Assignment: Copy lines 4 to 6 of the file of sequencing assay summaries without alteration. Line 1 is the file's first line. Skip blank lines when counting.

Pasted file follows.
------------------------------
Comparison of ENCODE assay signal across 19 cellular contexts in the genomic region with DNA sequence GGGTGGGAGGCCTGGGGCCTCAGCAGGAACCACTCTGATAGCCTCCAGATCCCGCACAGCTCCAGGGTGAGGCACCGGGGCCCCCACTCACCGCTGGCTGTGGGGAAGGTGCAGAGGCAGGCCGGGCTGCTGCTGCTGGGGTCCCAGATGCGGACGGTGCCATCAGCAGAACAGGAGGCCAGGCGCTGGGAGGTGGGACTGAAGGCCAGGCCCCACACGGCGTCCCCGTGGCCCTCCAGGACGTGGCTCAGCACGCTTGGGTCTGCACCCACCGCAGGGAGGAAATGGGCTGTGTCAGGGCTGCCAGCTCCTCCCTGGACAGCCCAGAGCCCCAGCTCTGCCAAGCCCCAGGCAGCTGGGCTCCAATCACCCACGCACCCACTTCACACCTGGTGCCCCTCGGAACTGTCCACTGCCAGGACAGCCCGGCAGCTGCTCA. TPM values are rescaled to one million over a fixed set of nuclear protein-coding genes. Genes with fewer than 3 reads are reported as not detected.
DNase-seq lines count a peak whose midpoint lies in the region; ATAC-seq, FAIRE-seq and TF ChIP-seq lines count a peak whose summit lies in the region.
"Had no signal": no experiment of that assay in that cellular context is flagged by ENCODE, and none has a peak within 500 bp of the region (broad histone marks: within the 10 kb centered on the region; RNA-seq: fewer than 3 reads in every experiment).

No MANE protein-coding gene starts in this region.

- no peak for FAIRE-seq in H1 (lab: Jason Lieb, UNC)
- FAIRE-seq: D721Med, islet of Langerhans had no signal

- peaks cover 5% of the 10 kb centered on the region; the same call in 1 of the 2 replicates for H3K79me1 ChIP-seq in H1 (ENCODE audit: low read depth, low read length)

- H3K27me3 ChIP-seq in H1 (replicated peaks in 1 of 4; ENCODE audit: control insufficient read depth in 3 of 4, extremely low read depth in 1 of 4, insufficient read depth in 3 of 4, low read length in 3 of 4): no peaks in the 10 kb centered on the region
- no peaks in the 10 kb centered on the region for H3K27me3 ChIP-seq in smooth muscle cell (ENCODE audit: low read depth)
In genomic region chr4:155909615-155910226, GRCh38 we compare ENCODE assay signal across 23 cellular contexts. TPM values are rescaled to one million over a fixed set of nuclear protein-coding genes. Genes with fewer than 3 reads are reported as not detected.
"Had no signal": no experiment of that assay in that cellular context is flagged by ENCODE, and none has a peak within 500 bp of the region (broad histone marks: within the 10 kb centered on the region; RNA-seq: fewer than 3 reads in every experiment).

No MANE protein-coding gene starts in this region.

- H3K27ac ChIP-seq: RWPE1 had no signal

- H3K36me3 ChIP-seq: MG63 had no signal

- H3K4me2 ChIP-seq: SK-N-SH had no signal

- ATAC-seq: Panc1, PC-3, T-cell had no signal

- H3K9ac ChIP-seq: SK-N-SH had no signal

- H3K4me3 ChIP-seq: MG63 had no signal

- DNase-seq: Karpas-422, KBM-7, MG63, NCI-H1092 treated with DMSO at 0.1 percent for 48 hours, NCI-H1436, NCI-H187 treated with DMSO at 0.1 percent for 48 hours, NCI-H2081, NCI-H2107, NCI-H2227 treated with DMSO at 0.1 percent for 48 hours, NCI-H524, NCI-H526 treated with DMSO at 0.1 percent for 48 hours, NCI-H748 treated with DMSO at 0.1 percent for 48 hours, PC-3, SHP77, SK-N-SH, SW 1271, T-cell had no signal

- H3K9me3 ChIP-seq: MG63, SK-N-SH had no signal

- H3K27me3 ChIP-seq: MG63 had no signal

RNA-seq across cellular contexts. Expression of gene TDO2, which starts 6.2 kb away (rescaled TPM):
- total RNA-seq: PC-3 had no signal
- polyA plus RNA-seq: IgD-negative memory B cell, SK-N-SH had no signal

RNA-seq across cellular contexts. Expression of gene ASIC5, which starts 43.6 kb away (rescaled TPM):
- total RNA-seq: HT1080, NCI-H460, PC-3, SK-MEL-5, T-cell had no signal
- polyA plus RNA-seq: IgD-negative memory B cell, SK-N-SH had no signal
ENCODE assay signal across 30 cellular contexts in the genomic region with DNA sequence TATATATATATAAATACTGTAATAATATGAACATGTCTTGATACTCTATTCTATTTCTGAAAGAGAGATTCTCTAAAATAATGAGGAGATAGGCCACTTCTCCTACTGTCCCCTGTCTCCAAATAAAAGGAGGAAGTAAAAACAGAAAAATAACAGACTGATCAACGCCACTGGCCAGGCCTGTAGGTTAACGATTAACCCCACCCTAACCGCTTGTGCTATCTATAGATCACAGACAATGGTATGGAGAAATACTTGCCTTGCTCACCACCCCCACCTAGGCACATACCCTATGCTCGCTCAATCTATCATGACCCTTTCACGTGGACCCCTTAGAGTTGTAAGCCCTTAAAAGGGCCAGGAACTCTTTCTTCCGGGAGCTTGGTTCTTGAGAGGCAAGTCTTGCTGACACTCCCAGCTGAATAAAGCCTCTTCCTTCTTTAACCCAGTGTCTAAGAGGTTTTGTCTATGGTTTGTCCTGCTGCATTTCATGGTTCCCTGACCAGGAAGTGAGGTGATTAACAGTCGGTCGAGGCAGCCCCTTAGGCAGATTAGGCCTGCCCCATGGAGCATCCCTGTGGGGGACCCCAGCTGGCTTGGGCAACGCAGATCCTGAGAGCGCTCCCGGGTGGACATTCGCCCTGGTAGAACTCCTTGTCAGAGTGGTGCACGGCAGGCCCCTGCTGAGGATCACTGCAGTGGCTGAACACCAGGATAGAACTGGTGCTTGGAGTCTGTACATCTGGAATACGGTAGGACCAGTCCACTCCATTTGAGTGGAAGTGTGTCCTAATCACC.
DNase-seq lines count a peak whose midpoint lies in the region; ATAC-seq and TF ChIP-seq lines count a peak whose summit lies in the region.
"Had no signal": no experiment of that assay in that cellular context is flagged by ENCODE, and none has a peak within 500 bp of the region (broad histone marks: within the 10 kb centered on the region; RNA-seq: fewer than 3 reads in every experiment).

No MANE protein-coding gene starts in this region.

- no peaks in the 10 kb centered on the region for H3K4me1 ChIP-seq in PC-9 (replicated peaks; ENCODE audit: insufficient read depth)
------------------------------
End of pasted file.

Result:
No MANE protein-coding gene starts in this region.

- no peak for FAIRE-seq in H1 (lab: Jason Lieb, UNC)
- FAIRE-seq: D721Med, islet of Langerhans had no signal